Once you’ve found the pickle juice you want, it’s best to start slowly. Pay attention to how your body responds and be willing to stop if the pickle juice seems to make things worse rather than better.
If you’re struggling with regular heartburn, pickle juice probably isn’t worth the risk. There’s only a slim chance that it helps and the juice could easily make your symptoms worse instead.
The foods and drinks below have a much better chance at reducing your heartburn symptoms.
Early evidence suggests that probiotics might help with chronic acid reflux, although more research is still needed. However, the trick is to find non-acidic sources of probiotics. This way you’re getting the potential benefits of probiotics without triggering your acid reflux symptoms in the process.
Probiotic supplements can be particularly powerful here, as these allow you to target specific strains of probiotics. You’re looking for Bifidobacterium and Lactobacillus acidophilus, as these strains have been the most well-studied for heartburn.
When buying supplements, look for reliable brands that are well-reviewed.
If you’re taking the food route instead, kefir and probiotic yogurt are worth considering. Dairy is much less acidic than pickle juice, so it should be better for your heartburn symptoms. Some fermented plant-based foods are low in acidity too, like natto and tempeh, which are both made from soybeans.
Foods with whole grains provide plenty of fiber, which helps to keep you full and reduces the risk of overeating. The fiber is very important for your digestive system too. That’s a powerful feature, as your risk of heartburn should be much lower if your digestive system is functioning well.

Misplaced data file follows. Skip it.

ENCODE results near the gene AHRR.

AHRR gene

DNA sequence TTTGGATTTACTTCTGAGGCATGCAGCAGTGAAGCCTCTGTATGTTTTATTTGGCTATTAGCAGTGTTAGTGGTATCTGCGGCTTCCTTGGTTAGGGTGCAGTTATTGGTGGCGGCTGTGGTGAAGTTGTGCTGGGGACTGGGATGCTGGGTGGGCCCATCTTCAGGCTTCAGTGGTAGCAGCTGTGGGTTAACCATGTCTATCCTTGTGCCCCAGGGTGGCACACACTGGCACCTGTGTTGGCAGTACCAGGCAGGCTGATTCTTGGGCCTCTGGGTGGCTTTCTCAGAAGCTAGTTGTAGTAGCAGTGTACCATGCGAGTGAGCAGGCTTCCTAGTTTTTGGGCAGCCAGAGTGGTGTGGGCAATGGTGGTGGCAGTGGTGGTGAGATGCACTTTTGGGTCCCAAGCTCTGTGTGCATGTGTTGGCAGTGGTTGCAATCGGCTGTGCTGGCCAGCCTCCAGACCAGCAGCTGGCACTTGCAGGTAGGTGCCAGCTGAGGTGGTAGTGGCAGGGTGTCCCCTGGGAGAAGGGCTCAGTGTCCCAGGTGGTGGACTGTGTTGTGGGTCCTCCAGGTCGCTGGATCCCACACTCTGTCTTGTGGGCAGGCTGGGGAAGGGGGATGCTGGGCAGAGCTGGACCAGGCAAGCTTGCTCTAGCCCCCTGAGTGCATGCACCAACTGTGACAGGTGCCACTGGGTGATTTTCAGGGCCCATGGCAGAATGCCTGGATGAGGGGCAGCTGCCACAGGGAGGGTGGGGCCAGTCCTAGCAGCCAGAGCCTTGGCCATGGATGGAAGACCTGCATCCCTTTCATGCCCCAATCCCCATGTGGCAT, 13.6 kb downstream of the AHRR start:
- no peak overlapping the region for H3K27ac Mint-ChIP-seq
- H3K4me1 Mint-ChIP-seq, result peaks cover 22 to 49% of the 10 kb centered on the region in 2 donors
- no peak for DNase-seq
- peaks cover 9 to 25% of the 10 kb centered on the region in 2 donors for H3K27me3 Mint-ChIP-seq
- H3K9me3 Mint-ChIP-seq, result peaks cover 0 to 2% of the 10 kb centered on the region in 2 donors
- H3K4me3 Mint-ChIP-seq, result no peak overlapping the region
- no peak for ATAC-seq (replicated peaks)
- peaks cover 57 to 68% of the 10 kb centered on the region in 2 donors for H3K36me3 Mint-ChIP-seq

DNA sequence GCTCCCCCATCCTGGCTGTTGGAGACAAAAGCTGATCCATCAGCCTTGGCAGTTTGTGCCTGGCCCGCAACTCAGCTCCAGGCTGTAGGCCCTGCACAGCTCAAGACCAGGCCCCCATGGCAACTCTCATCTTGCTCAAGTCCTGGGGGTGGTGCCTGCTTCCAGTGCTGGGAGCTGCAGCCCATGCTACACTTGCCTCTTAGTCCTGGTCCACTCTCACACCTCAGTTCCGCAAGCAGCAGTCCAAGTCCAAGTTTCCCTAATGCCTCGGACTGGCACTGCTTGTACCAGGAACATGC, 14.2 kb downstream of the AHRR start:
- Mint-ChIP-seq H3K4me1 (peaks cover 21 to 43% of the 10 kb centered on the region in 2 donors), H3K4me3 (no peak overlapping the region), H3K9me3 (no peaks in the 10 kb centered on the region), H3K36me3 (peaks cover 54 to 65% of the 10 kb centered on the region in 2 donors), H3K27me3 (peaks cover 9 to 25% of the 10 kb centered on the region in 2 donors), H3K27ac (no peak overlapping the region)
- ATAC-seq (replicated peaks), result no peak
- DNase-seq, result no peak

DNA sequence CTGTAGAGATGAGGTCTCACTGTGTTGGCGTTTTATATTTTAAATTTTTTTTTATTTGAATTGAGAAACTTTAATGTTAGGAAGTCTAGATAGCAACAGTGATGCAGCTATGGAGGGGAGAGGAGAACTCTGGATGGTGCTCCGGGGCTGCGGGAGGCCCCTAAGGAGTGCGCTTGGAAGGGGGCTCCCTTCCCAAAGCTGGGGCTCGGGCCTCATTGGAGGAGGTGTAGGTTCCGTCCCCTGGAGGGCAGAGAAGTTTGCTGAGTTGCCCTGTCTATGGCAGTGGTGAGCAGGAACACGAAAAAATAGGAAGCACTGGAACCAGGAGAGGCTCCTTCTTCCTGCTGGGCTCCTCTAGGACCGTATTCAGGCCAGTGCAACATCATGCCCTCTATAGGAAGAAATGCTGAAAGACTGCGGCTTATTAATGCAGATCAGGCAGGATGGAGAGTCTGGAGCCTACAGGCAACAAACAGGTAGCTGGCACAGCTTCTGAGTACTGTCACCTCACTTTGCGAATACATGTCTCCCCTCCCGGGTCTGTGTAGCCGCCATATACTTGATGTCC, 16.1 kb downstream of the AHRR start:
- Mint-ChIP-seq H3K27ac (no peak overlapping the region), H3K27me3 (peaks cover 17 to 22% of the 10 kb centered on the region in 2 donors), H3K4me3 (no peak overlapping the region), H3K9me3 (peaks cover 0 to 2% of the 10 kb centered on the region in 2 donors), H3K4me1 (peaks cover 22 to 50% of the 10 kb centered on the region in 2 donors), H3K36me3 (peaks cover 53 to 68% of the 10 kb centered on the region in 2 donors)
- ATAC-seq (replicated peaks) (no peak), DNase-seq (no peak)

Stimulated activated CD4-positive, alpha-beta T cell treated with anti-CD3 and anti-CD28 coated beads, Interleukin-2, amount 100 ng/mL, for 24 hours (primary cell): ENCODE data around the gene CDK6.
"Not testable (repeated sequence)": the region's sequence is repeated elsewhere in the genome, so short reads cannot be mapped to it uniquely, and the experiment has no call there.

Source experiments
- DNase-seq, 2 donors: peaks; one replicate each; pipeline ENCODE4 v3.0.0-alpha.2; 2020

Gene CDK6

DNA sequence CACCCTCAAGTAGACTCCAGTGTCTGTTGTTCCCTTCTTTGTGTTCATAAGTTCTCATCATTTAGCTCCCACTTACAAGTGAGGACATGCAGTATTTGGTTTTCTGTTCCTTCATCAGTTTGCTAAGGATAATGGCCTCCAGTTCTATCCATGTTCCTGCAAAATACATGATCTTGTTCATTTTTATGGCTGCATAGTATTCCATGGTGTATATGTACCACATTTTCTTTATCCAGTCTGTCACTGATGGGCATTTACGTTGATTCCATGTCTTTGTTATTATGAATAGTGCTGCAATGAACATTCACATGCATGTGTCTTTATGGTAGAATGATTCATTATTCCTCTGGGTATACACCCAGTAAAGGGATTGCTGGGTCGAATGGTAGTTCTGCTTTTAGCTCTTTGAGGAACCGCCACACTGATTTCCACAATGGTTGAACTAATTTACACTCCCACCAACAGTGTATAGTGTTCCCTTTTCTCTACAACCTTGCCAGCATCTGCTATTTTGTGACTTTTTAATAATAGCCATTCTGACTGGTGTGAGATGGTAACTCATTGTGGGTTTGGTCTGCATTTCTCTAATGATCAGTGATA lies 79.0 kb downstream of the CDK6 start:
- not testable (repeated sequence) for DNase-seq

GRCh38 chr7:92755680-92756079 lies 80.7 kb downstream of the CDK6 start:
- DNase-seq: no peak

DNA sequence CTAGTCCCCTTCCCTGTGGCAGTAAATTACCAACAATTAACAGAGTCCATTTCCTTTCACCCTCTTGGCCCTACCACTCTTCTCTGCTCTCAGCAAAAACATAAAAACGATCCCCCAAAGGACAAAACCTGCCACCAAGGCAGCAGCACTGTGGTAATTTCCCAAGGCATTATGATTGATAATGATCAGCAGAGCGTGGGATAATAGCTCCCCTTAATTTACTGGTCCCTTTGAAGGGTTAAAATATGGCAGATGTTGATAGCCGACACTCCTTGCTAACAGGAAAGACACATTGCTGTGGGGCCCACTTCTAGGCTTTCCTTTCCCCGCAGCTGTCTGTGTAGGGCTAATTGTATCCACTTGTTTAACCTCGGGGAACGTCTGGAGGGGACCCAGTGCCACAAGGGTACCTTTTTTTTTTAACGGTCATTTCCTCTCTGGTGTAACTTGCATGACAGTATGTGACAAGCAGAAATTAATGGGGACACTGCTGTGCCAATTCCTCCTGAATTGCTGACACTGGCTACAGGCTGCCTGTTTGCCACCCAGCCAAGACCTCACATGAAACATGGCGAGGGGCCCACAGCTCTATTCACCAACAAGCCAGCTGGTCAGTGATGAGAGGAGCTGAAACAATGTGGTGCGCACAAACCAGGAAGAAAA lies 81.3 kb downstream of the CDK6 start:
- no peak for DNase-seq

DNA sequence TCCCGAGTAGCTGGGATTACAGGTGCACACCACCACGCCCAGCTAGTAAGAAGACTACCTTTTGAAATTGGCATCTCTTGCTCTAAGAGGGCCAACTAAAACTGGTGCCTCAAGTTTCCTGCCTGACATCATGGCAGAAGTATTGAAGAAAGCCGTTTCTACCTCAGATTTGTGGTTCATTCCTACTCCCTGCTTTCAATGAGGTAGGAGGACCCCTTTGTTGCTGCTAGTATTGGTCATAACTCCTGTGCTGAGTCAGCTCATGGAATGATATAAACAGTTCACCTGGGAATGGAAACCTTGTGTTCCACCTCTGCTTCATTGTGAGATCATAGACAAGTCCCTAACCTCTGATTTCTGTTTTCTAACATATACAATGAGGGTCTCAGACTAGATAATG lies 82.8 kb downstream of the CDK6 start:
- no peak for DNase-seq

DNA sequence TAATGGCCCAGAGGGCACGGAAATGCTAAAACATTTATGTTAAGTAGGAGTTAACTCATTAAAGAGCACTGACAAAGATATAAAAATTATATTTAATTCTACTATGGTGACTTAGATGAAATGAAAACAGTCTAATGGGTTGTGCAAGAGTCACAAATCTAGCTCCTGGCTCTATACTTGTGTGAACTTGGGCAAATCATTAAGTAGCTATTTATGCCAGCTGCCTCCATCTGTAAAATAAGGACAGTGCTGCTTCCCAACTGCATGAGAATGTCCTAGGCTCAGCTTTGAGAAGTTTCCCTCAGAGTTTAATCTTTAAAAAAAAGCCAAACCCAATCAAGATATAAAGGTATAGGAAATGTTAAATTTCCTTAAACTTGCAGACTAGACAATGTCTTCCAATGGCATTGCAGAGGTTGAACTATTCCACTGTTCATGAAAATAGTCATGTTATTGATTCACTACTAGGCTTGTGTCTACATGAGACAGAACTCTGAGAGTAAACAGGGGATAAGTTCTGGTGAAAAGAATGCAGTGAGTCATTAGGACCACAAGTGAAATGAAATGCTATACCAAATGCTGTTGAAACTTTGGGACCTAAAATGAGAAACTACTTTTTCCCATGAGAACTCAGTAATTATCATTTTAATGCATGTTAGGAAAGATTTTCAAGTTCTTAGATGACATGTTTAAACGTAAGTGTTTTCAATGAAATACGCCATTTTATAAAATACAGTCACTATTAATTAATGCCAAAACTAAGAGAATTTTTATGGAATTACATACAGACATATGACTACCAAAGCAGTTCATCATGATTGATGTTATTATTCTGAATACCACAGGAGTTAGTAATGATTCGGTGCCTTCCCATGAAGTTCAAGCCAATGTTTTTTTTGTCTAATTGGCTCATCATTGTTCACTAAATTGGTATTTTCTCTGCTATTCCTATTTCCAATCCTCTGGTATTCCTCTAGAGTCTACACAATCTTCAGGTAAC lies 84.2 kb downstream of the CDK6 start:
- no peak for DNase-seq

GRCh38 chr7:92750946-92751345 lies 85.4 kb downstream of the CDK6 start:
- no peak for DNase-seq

Oatmeal is a great option if you’re dealing with nausea too, as oatmeal is mild and easy to eat.
Water helps to dilute the acid in your stomach, which should then decrease the symptoms of acid reflux. Broth-based soups work great here, as they’re soothing and contain plenty of nutrients.
You can also experiment with water rich fruits and vegetables like celery, cucumber, watermelon, and lettuce. These provide some fiber and antioxidants as well.
Foods and drinks aren’t the only way to help with acid reflux, nor necessarily the best. The following approaches can be relevant as well.
- Don’t lie down too soon. Staying upright for at least 30 minutes after a meal gives your body time to start digesting, which lowers the risk of acid reflux.
- Stick to small portions. Overeating, even by a little, is a key cause of acid reflux. Having small portions makes it easy to avoid this issue. After all, you can always go back for more if you’re still hungry.
- Wear loose clothing. Did you know your clothes make a difference? Anything tight around your waist is likely to noticeably increase acid reflux symptoms.
- Watch out for acidic and spicy foods, plus carbonated drinks. These can easily increase acid reflux, so it’s best to moderate your intake (don’t worry, you shouldn’t need to cut out your favorites entirely).
- Eat slowly. Eating slowly and mindfully gives your body more time to digest, leading to fewer symptoms. This is also a way to enjoy your meal more fully.
- Try to decrease stress. Decreasing the stress in your life is easier said than done. Yet, high levels of stress can lead to a variety of negative symptoms, including heartburn. Finding ways to lower stress may be more effective than any other approach on this list.
- Decrease smoking and alcohol. Not surprisingly, smoking and alcohol consumption can both make acid reflux symptoms worse. If cutting these out isn’t realistic (or desirable) try decreasing the frequency instead.
- Increase your water intake. Nausea is sometimes the result of dehydration. Try drinking more water regularly and see whether this reduces your nausea.